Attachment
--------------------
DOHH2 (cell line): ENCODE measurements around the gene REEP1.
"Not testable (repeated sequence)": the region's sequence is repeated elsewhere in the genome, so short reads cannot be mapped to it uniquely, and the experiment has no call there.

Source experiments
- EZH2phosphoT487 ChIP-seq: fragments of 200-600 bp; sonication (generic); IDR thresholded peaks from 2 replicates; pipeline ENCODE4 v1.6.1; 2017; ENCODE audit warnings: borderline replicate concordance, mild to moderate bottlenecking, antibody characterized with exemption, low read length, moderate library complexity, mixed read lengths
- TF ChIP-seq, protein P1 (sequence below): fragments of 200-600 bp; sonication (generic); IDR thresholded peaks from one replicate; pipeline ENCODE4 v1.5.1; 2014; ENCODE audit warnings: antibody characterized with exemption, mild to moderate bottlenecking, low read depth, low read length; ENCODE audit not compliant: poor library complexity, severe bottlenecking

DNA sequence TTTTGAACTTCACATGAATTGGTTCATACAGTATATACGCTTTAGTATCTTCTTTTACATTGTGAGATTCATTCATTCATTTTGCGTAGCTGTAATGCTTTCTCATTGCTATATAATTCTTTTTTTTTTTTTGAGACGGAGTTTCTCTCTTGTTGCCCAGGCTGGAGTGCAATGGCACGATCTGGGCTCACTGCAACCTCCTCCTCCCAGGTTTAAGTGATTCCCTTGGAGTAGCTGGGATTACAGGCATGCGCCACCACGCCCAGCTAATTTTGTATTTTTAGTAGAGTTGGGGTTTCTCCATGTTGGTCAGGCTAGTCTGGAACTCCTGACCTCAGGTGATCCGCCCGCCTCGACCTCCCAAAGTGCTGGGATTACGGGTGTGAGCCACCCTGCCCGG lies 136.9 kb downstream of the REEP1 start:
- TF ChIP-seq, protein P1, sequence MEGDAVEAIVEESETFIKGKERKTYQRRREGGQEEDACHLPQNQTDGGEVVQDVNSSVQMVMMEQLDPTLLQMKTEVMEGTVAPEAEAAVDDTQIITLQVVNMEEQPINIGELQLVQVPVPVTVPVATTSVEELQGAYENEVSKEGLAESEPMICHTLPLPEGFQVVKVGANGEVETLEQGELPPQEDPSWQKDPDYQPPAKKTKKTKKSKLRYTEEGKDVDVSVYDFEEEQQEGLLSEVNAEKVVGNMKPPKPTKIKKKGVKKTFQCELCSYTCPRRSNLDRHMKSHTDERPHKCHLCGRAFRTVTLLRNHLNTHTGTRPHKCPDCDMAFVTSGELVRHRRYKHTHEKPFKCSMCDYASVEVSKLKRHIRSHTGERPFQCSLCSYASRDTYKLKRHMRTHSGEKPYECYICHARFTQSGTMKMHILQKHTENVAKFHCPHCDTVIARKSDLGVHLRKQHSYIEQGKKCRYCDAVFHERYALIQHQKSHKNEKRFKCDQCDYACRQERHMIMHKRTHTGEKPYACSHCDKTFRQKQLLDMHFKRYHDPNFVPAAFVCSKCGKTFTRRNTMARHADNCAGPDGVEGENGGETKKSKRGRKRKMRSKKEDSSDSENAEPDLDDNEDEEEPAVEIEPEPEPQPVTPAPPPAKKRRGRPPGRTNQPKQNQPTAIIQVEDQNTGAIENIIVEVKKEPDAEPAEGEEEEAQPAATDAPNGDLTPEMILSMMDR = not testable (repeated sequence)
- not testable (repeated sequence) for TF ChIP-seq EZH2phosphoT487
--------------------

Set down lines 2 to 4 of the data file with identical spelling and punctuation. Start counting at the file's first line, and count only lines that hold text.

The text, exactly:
"Not testable (repeated sequence)": the region's sequence is repeated elsewhere in the genome, so short reads cannot be mapped to it uniquely, and the experiment has no call there.

Source experiments
- EZH2phosphoT487 ChIP-seq: fragments of 200-600 bp; sonication (generic); IDR thresholded peaks from 2 replicates; pipeline ENCODE4 v1.6.1; 2017; ENCODE audit warnings: borderline replicate concordance, mild to moderate bottlenecking, antibody characterized with exemption, low read length, moderate library complexity, mixed read lengths